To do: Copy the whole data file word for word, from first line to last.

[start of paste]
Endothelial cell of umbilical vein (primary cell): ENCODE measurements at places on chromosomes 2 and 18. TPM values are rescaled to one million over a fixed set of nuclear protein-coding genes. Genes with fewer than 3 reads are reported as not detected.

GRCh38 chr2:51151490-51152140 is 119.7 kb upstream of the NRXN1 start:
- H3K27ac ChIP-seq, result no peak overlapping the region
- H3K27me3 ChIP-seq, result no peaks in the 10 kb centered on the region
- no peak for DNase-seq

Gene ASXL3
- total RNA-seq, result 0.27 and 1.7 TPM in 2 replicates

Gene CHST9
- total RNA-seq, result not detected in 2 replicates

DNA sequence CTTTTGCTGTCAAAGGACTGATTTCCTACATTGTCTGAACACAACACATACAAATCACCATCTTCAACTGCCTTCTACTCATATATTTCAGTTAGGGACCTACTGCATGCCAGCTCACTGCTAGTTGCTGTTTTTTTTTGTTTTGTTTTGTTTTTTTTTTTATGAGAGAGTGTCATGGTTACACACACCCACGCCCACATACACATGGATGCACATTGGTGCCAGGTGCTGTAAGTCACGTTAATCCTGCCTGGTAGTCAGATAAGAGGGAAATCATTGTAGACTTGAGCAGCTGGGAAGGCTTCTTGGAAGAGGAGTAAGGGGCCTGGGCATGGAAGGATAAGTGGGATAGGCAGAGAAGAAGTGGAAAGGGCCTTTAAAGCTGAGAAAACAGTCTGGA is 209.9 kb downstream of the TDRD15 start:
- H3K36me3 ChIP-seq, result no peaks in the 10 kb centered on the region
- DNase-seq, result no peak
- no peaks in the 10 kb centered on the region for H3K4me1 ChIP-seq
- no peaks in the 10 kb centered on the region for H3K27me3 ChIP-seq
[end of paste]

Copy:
Endothelial cell of umbilical vein (primary cell): ENCODE measurements at places on chromosomes 2 and 18. TPM values are rescaled to one million over a fixed set of nuclear protein-coding genes. Genes with fewer than 3 reads are reported as not detected.

GRCh38 chr2:51151490-51152140 is 119.7 kb upstream of the NRXN1 start:
- H3K27ac ChIP-seq, result no peak overlapping the region
- H3K27me3 ChIP-seq, result no peaks in the 10 kb centered on the region
- no peak for DNase-seq

Gene ASXL3
- total RNA-seq, result 0.27 and 1.7 TPM in 2 replicates

Gene CHST9
- total RNA-seq, result not detected in 2 replicates

DNA sequence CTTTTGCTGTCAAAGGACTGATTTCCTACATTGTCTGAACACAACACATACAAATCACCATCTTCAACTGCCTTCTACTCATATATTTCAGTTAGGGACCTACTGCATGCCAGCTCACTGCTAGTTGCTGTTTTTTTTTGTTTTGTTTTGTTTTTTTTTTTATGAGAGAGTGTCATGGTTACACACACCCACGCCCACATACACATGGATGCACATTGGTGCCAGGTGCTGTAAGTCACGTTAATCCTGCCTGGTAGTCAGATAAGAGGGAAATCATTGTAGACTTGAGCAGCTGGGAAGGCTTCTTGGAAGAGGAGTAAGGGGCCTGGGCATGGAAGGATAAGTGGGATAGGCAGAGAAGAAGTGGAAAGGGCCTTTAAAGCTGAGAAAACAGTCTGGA is 209.9 kb downstream of the TDRD15 start:
- H3K36me3 ChIP-seq, result no peaks in the 10 kb centered on the region
- DNase-seq, result no peak
- no peaks in the 10 kb centered on the region for H3K4me1 ChIP-seq
- no peaks in the 10 kb centered on the region for H3K27me3 ChIP-seq